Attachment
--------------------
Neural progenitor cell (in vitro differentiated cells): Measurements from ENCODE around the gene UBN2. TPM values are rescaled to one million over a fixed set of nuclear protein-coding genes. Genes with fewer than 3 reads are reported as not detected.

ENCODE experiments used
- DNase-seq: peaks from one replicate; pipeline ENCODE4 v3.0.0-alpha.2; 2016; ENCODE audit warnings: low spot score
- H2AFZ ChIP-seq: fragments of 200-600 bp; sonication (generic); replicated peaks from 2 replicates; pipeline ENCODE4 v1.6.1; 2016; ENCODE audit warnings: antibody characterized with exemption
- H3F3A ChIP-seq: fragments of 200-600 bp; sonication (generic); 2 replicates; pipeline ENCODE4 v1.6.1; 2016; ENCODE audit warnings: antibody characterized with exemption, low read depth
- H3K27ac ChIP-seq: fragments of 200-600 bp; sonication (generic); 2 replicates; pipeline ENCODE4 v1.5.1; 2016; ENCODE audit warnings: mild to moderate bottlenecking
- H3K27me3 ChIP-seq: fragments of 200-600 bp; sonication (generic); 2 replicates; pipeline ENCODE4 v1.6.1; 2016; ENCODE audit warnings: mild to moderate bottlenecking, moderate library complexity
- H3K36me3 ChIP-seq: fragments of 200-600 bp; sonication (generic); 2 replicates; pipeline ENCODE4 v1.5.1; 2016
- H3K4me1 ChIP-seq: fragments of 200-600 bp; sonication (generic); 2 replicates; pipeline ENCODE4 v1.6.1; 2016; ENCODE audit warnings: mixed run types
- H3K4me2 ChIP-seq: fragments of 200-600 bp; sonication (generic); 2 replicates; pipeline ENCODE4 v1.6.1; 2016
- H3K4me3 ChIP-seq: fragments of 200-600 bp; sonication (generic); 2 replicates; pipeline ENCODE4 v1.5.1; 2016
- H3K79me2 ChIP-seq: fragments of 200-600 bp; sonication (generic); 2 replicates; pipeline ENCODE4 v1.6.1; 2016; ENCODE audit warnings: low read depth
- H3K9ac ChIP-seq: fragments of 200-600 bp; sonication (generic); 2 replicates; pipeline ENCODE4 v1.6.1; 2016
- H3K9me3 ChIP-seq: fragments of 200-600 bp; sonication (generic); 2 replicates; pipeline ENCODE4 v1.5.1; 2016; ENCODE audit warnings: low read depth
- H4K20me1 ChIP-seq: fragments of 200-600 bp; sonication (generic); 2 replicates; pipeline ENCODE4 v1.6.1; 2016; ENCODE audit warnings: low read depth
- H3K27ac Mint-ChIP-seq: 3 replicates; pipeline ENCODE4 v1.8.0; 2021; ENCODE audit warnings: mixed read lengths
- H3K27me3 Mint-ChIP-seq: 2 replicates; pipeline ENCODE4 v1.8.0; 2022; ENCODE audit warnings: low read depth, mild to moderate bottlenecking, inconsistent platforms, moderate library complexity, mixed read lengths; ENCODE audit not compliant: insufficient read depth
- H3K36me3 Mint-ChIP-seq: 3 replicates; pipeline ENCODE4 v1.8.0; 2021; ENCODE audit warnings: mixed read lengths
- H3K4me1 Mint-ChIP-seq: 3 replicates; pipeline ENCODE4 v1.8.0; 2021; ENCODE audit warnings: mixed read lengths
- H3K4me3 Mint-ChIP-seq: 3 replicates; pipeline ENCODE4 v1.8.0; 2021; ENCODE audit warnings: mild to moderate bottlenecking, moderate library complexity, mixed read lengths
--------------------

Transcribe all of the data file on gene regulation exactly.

Neural progenitor cell (in vitro differentiated cells): Measurements from ENCODE around the gene UBN2. TPM values are rescaled to one million over a fixed set of nuclear protein-coding genes. Genes with fewer than 3 reads are reported as not detected.

ENCODE experiments used
- DNase-seq: peaks from one replicate; pipeline ENCODE4 v3.0.0-alpha.2; 2016; ENCODE audit warnings: low spot score
- H2AFZ ChIP-seq: fragments of 200-600 bp; sonication (generic); replicated peaks from 2 replicates; pipeline ENCODE4 v1.6.1; 2016; ENCODE audit warnings: antibody characterized with exemption
- H3F3A ChIP-seq: fragments of 200-600 bp; sonication (generic); 2 replicates; pipeline ENCODE4 v1.6.1; 2016; ENCODE audit warnings: antibody characterized with exemption, low read depth
- H3K27ac ChIP-seq: fragments of 200-600 bp; sonication (generic); 2 replicates; pipeline ENCODE4 v1.5.1; 2016; ENCODE audit warnings: mild to moderate bottlenecking
- H3K27me3 ChIP-seq: fragments of 200-600 bp; sonication (generic); 2 replicates; pipeline ENCODE4 v1.6.1; 2016; ENCODE audit warnings: mild to moderate bottlenecking, moderate library complexity
- H3K36me3 ChIP-seq: fragments of 200-600 bp; sonication (generic); 2 replicates; pipeline ENCODE4 v1.5.1; 2016
- H3K4me1 ChIP-seq: fragments of 200-600 bp; sonication (generic); 2 replicates; pipeline ENCODE4 v1.6.1; 2016; ENCODE audit warnings: mixed run types
- H3K4me2 ChIP-seq: fragments of 200-600 bp; sonication (generic); 2 replicates; pipeline ENCODE4 v1.6.1; 2016
- H3K4me3 ChIP-seq: fragments of 200-600 bp; sonication (generic); 2 replicates; pipeline ENCODE4 v1.5.1; 2016
- H3K79me2 ChIP-seq: fragments of 200-600 bp; sonication (generic); 2 replicates; pipeline ENCODE4 v1.6.1; 2016; ENCODE audit warnings: low read depth
- H3K9ac ChIP-seq: fragments of 200-600 bp; sonication (generic); 2 replicates; pipeline ENCODE4 v1.6.1; 2016
- H3K9me3 ChIP-seq: fragments of 200-600 bp; sonication (generic); 2 replicates; pipeline ENCODE4 v1.5.1; 2016; ENCODE audit warnings: low read depth
- H4K20me1 ChIP-seq: fragments of 200-600 bp; sonication (generic); 2 replicates; pipeline ENCODE4 v1.6.1; 2016; ENCODE audit warnings: low read depth
- H3K27ac Mint-ChIP-seq: 3 replicates; pipeline ENCODE4 v1.8.0; 2021; ENCODE audit warnings: mixed read lengths
- H3K27me3 Mint-ChIP-seq: 2 replicates; pipeline ENCODE4 v1.8.0; 2022; ENCODE audit warnings: low read depth, mild to moderate bottlenecking, inconsistent platforms, moderate library complexity, mixed read lengths; ENCODE audit not compliant: insufficient read depth
- H3K36me3 Mint-ChIP-seq: 3 replicates; pipeline ENCODE4 v1.8.0; 2021; ENCODE audit warnings: mixed read lengths
- H3K4me1 Mint-ChIP-seq: 3 replicates; pipeline ENCODE4 v1.8.0; 2021; ENCODE audit warnings: mixed read lengths
- H3K4me3 Mint-ChIP-seq: 3 replicates; pipeline ENCODE4 v1.8.0; 2021; ENCODE audit warnings: mild to moderate bottlenecking, moderate library complexity, mixed read lengths